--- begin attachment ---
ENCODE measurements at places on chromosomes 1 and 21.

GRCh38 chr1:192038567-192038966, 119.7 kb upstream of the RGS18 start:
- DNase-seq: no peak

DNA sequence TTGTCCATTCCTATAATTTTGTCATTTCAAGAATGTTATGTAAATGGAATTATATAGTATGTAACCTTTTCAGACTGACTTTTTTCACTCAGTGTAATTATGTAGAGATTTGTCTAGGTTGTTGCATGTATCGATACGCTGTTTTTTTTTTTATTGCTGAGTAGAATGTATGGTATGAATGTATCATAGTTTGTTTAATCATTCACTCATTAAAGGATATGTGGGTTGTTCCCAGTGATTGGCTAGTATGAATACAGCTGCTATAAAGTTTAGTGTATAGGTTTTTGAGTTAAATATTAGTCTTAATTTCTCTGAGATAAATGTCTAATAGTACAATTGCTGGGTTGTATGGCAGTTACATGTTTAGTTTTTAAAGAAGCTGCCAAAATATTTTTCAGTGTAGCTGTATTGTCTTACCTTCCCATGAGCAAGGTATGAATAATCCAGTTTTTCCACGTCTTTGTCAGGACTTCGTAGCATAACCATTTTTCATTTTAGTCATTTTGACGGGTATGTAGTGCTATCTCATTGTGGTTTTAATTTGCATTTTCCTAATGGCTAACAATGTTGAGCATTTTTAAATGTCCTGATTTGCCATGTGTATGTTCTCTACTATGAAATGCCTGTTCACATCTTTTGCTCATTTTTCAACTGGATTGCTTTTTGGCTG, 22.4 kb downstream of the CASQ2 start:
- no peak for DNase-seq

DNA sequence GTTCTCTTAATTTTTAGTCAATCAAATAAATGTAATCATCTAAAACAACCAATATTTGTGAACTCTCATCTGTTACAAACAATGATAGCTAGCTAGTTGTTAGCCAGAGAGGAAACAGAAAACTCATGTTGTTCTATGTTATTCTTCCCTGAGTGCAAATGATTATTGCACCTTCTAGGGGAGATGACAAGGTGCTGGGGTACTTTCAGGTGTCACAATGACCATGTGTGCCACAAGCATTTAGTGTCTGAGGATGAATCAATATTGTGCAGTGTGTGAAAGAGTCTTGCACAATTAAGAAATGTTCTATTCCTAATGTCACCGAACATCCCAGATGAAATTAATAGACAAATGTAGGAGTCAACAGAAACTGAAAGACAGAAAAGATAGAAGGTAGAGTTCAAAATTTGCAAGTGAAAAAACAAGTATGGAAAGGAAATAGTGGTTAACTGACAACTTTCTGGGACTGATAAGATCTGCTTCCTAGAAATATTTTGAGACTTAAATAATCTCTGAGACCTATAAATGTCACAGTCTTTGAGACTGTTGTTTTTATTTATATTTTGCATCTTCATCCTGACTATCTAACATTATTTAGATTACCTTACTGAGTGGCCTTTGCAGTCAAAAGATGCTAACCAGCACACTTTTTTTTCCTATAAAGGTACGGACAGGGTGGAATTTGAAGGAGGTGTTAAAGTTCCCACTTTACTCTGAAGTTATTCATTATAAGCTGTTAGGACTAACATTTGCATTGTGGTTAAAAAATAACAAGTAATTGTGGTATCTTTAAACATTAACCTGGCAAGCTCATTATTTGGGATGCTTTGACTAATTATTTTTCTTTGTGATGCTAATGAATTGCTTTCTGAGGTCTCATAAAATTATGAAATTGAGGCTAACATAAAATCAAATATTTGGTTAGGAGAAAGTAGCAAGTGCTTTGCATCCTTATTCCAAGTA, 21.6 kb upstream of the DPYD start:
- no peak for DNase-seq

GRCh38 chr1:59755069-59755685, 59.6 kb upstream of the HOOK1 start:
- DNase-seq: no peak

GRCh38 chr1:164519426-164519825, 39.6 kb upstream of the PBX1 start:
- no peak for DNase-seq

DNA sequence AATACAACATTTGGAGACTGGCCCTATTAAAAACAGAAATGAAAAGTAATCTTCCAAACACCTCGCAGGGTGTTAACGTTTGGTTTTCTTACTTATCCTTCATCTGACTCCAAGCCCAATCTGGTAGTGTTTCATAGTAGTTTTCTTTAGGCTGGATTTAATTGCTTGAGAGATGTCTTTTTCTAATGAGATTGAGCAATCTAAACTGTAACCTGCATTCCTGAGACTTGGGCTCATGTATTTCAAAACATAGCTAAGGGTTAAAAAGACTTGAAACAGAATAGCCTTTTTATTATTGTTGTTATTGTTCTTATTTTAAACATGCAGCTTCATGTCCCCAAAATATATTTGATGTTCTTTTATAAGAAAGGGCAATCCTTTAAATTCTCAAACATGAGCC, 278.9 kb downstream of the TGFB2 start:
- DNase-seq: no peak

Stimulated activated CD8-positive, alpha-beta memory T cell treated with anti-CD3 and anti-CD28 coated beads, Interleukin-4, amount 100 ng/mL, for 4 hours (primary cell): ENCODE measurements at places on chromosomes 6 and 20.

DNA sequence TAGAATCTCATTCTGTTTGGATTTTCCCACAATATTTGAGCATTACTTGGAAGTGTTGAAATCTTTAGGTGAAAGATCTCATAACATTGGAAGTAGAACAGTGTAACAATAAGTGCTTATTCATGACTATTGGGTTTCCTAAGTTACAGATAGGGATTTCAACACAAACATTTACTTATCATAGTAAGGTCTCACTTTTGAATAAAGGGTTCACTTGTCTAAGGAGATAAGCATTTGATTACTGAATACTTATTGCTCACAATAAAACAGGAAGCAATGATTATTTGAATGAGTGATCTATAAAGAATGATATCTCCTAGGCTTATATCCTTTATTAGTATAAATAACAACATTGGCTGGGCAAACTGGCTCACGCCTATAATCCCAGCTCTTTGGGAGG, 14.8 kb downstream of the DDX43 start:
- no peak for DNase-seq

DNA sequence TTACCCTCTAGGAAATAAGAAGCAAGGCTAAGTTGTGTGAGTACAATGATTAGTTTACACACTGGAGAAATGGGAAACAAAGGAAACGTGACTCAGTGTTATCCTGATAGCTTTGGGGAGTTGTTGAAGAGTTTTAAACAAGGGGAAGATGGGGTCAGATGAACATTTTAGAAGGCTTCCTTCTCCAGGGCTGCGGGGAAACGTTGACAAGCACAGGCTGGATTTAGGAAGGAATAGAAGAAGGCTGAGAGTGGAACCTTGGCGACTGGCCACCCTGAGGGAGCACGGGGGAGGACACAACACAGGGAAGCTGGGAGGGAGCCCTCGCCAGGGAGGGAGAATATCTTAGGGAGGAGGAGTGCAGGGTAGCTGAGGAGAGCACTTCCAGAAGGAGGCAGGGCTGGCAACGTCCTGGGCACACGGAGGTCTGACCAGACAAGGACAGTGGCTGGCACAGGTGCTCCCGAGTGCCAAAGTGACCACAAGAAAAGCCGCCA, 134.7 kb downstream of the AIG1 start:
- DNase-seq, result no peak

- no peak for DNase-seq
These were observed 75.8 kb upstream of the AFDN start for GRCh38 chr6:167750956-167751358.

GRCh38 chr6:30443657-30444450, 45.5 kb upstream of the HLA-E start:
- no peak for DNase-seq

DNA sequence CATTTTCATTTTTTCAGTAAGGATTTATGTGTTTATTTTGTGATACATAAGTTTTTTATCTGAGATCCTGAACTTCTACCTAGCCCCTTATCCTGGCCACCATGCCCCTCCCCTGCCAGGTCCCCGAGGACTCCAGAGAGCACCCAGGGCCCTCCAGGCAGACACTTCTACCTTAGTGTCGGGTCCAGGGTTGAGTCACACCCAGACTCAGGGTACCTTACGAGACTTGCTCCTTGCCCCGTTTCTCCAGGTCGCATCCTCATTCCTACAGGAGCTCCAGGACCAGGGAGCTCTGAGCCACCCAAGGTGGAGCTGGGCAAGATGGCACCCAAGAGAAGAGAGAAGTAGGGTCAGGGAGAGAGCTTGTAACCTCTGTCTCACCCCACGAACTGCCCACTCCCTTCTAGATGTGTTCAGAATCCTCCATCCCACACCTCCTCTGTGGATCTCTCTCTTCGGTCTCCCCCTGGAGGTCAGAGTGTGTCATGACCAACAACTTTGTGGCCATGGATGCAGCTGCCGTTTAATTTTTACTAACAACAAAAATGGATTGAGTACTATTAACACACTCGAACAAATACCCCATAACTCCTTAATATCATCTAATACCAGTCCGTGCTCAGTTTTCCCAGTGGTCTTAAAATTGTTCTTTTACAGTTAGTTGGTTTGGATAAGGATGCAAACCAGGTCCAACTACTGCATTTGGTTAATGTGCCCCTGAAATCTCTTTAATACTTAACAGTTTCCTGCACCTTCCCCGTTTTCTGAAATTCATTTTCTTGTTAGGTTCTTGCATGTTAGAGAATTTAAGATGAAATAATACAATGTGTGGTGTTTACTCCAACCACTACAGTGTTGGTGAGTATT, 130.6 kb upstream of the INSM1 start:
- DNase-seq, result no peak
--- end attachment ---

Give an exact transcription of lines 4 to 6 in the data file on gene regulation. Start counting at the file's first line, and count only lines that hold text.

DNA sequence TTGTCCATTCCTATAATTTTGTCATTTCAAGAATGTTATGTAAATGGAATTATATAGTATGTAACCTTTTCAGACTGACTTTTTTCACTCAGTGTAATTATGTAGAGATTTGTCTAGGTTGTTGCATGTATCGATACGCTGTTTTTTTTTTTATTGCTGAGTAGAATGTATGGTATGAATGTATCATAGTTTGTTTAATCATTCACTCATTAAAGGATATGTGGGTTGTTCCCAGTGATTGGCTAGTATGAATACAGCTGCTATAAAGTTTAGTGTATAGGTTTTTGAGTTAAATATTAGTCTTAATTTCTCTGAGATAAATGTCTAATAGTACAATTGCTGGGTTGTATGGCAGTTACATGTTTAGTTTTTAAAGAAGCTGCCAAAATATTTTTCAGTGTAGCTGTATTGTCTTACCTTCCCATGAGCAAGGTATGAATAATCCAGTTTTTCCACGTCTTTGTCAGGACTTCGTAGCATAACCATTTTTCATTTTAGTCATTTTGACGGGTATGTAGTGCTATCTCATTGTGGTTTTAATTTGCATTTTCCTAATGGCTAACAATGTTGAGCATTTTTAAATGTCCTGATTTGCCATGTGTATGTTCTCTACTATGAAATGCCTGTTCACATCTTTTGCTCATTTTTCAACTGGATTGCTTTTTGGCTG, 22.4 kb downstream of the CASQ2 start:
- no peak for DNase-seq

DNA sequence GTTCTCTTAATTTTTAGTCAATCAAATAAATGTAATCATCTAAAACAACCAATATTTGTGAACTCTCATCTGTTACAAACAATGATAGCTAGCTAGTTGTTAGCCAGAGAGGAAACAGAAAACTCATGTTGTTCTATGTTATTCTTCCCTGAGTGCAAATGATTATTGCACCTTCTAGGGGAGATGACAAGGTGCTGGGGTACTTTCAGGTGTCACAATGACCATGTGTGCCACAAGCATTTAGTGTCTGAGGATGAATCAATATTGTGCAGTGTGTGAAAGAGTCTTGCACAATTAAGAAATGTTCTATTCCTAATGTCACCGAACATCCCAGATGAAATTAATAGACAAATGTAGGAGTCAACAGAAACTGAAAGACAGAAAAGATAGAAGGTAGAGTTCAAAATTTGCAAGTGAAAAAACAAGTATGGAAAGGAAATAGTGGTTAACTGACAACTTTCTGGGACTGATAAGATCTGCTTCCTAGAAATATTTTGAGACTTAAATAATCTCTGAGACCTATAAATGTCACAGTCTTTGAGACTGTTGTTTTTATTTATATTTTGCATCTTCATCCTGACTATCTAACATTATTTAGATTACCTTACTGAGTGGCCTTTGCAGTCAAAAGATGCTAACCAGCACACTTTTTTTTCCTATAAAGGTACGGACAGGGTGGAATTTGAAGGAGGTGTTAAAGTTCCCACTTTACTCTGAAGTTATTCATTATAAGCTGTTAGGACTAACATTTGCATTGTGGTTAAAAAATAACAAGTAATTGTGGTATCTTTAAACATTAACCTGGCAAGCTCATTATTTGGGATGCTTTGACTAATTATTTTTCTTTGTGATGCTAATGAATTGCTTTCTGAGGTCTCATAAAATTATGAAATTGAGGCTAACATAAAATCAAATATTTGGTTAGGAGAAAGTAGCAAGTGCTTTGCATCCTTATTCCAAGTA, 21.6 kb upstream of the DPYD start: